In league competitions, games may end in a draw. In knockout competitions where a winner is required various methods may be employed to break such a deadlock, some competitions may invoke replays . A game tied at the end of regulation time may go into extra time, which consists of two further 15-minute periods. If the score is still tied after extra time, some competitions allow the use of penalty shootouts (known officially in the Laws of the Game as "kicks from the penalty mark") to determine which team will progress to the next stage of the tournament. Goals scored during extra time periods count towards the final score of the game, but kicks from the penalty mark are only used to decide the team that progresses to the next part of the tournament (with goals scored in a penalty shootout not making up part of the final score).
In competitions using two-legged matches , each team competes at home once, with an aggregate score from the two matches deciding which team progresses. Where aggregates are equal, the away goals rule may be used to determine the winners, in which case the winner is the team that scored the most goals in the leg they played away from home. If the result is still equal, extra time and potentially a penalty shootout are required.
In the late 1990s and early 2000s, the
BALL IN AND OUT OF PLAY
Main article: Ball in and out of play
Under the Laws, the two basic states of play during a game are ball in play and ball out of play. From the beginning of each playing period with a kick-off until the end of the playing period, the ball is in play at all times, except when either the ball leaves the field of play, or play is stopped by the referee. When the ball becomes out of play, play is restarted by one of eight restart methods depending on how it went out of play: A player takes a free kick, while the opposition form a "wall" to try to block the ball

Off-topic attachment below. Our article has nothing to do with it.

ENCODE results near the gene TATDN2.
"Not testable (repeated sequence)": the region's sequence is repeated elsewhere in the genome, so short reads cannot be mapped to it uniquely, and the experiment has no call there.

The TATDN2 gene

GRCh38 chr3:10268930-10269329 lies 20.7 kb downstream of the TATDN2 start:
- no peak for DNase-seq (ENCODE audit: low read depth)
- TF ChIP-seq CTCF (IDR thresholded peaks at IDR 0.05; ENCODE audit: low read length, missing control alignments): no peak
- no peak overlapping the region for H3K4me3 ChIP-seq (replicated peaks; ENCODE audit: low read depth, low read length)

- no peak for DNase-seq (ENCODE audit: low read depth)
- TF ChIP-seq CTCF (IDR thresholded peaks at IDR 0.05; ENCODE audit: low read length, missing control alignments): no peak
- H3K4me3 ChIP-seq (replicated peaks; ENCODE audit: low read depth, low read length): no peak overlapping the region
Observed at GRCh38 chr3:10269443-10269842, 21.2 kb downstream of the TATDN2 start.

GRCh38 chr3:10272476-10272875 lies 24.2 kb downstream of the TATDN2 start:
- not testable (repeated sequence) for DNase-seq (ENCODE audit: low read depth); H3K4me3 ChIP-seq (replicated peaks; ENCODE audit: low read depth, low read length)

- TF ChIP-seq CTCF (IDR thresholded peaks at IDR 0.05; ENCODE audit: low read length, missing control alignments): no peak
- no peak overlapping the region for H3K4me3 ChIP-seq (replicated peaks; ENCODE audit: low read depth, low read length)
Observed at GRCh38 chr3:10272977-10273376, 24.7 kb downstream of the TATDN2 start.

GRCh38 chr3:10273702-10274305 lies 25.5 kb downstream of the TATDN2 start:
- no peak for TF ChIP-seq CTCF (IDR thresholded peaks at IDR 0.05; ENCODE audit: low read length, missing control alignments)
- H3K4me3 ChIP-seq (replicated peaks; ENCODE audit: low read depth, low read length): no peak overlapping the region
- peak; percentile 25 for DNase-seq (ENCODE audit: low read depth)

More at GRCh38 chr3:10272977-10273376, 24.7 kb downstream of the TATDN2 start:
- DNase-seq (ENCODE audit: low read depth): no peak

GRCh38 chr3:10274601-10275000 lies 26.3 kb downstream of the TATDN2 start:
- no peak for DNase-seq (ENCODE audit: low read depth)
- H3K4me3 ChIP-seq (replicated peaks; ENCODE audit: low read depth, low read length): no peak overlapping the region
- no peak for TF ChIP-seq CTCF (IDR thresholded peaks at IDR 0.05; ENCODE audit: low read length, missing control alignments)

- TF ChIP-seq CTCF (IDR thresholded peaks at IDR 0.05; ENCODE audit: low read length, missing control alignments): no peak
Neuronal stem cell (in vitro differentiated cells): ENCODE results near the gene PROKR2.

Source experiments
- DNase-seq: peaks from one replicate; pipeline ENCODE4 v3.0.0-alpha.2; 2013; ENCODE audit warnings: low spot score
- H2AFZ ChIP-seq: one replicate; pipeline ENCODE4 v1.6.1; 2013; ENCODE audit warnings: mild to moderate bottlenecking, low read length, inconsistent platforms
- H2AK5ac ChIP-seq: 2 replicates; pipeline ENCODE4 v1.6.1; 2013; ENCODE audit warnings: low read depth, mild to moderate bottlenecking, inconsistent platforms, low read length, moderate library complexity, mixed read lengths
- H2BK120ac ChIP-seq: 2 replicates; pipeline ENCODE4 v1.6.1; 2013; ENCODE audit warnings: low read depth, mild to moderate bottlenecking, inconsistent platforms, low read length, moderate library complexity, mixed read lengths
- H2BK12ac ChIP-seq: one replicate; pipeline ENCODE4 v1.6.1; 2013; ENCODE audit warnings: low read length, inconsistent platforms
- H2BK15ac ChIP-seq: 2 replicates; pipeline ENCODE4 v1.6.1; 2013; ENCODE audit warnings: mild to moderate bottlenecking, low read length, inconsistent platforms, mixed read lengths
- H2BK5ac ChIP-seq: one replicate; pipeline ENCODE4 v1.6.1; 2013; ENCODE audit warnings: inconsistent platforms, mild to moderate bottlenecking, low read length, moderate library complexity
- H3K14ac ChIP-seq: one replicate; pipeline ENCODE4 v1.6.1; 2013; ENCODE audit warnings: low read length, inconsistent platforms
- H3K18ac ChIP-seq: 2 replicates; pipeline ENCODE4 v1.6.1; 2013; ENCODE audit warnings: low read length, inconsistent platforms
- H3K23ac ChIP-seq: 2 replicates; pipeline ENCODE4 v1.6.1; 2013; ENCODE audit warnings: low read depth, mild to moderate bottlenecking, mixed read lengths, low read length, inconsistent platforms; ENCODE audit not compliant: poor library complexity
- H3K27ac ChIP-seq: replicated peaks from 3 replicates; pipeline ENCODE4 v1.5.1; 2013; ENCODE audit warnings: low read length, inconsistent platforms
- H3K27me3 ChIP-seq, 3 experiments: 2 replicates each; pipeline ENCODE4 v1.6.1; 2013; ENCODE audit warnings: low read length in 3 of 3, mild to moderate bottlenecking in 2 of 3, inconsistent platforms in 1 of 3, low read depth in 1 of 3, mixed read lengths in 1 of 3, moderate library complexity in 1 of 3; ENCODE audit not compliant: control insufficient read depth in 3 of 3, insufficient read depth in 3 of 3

* Kick-off : following a goal by the opposing team, or to begin each
period of play.
Throw-in : when the ball has crossed the touchline; awarded to the
opposing team to that which last touched the ball.
Goal kick : when the ball has wholly crossed the goal line without
a goal having been scored and having last been touched by a player of
the attacking team; awarded to defending team.
Main article: Foul (association football)
Players are cautioned with a yellow card, and dismissed
from the game with a red card. These colours were first introduced at
A foul occurs when a player commits an offence listed in the Laws of the Game while the ball is in play. The offences that constitute a foul are listed in Law 12. Handling the ball deliberately, tripping an opponent, or pushing an opponent, are examples of "penal fouls", punishable by a direct free kick or penalty kick depending on where the offence occurred. Other fouls are punishable by an indirect free kick .
The referee may punish a player's or substitute's misconduct by a caution (yellow card ) or dismissal (red card ). A second yellow card in the same game leads to a red card, and which results in a dismissal. A player given a yellow card is said to have been "booked", the referee writing the player's name in his official notebook. If a player has been dismissed, no substitute can be brought on in their place and the player must leave the field. Misconduct may occur at any time, and while the offences that constitute misconduct are listed, the definitions are broad. In particular, the offence of "unsporting behaviour" may be used to deal with most events that violate the spirit of the game, even if they are not listed as specific offences. A referee can show a yellow or red card to a player, substitute or substituted player. Non-players such as managers and support staff cannot be shown the yellow or red card, but may be expelled from the technical area if they fail to conduct themselves in a responsible manner.